Leading Energy Organizations and AGDC Seek Potential to Produce Zero-Carbon Ammonia in Alaska
The Alaska Gasline Development Corporation (AGDC) announced an agreement between leading energy organizations to assess the potential to produce zero-carbon ammonia in the Cook Inlet region of Southcentral Alaska.
The parties – AGDC, Mitsubishi Corporation, TOYO Engineering Corporation and Hilcorp Alaska – have signed a memorandum of understanding to evaluate the commercial feasibility of utilizing North Slope natural gas delivered to Southcentral Alaska via the Alaska LNG Project to produce carbon-free ammonia. The carbon dioxide generated from this process is able to be captured and sequestered in secure underground geologic formations, and Alaska’s Cook Inlet basin has been identified by scientists as having world-class carbon sequestration potential. This assessment project will further define Cook Inlet’s sequestration potential and the economics for producing clean ammonia alongside LNG in Alaska.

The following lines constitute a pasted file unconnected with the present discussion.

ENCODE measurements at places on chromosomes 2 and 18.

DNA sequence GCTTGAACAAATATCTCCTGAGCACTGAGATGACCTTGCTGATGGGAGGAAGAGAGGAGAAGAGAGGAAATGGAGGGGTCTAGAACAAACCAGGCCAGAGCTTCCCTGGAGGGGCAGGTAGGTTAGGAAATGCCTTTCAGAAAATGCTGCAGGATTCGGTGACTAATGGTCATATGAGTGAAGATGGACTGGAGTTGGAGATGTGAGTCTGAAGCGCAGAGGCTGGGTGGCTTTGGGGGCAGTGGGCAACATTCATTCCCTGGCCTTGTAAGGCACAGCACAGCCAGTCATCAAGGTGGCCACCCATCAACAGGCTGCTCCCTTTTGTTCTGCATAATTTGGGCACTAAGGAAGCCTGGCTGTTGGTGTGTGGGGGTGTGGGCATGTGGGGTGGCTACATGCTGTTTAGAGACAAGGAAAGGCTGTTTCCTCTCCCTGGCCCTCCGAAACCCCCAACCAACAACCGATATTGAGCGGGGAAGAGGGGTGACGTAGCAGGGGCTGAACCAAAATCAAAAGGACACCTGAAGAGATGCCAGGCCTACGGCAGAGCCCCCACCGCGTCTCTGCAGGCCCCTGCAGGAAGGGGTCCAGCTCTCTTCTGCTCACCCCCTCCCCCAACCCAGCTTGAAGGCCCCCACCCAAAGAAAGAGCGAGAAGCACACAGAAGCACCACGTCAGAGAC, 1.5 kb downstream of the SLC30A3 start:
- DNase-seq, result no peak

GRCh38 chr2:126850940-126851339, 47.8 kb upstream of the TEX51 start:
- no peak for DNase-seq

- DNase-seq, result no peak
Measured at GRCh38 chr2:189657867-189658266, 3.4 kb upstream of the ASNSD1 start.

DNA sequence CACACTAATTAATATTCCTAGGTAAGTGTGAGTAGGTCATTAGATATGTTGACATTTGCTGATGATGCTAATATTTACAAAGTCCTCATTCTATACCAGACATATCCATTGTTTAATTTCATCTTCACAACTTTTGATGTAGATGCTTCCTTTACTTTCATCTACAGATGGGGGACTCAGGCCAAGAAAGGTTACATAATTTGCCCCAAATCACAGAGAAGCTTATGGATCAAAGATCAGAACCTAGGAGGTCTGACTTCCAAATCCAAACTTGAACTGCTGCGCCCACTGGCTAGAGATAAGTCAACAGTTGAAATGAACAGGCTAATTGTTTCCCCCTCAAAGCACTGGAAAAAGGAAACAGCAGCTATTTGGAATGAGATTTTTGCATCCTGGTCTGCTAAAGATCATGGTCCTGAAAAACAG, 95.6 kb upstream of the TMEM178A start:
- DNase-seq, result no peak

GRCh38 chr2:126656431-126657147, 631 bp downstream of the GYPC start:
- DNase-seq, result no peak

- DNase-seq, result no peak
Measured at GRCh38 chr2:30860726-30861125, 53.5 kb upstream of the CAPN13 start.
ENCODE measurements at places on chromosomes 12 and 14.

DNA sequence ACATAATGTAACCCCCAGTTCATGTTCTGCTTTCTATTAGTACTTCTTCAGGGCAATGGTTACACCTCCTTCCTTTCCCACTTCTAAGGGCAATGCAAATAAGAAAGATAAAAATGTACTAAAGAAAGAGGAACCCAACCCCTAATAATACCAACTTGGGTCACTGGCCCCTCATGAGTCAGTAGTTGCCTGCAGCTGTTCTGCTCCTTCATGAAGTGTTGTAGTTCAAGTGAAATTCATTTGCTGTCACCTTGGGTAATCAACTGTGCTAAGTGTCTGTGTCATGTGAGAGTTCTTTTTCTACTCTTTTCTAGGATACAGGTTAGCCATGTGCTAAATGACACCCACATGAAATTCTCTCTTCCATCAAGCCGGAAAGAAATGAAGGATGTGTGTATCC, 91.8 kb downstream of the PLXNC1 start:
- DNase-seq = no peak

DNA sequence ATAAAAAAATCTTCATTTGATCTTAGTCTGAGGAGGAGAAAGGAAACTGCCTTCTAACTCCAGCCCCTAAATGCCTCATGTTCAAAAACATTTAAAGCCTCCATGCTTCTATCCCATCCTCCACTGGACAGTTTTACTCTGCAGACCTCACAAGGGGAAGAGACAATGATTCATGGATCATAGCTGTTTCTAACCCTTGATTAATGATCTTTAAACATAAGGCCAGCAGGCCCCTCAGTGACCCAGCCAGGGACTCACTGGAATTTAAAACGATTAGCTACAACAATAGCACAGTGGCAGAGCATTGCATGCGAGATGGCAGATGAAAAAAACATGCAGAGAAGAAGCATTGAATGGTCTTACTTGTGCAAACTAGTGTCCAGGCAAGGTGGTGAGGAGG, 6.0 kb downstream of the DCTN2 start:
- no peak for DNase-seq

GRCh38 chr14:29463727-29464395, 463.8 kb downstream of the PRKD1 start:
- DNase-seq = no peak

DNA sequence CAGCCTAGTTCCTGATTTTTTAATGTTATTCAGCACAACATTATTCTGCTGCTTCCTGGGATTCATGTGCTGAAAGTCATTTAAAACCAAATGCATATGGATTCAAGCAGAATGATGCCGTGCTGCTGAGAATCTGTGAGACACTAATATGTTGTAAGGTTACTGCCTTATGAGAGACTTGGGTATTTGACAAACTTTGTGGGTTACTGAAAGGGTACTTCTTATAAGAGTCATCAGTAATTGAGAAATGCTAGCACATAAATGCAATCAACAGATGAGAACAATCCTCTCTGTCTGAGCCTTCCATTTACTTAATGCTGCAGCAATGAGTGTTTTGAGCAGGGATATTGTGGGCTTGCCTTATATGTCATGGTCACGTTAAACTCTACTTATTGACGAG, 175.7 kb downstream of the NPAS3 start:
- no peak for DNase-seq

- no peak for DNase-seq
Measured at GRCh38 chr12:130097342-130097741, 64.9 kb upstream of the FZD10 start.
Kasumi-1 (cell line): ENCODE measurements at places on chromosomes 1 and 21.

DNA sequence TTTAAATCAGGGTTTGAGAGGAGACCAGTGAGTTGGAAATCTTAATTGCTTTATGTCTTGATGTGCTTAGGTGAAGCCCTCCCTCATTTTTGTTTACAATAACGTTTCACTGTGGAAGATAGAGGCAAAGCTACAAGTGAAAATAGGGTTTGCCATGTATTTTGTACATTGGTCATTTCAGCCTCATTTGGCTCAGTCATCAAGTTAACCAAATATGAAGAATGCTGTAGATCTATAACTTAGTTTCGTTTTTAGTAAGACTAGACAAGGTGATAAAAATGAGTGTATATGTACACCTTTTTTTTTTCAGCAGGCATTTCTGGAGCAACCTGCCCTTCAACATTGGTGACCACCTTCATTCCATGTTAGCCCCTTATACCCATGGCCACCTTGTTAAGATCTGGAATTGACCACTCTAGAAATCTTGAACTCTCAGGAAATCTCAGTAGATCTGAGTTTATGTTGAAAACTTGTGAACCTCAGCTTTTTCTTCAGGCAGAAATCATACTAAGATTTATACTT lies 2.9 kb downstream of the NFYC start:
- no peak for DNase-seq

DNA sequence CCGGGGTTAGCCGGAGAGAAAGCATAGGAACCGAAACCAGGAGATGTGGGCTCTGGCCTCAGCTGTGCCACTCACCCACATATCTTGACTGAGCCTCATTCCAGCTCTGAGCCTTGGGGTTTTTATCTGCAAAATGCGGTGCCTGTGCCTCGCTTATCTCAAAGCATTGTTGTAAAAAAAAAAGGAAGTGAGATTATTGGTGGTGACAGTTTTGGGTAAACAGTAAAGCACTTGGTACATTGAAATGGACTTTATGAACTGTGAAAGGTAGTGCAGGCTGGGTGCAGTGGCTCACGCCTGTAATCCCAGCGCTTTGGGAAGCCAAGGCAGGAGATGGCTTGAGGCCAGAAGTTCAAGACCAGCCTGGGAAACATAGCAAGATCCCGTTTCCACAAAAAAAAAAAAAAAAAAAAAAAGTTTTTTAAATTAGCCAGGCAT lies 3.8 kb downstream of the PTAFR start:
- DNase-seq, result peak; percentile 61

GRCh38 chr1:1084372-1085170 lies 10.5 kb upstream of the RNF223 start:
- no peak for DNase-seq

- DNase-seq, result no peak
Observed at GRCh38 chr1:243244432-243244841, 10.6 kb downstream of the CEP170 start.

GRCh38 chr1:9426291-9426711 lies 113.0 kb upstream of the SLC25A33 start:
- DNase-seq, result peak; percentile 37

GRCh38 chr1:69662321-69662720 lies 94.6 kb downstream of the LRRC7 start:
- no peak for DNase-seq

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Ammonia emits no carbon dioxide when burned to produce energy, is rich in hydrogen, and is easier to transport than hydrogen. Ammonia is central to the zero-carbon energy strategies of nations across the Pacific Rim, including goals by Japan and Korea to become carbon neutral by 2050. Japan plans to grow ammonia use in energy production to three million tons per year by 2030, up from zero today.
In addition to Cook Inlet’s carbon sequestration capabilities, the parties factored other unique Alaska advantages into the decision to initiate the ammonia assessment. Round-trip tanker transport from Alaska to key Asian markets is more than 12,000 miles shorter than from the U.S. Gulf Coast, reducing costs and shipping emissions. Alaska delivered a 45-year record of success exporting LNG to Asia.
Source: Alaska Gasline Development Corporation
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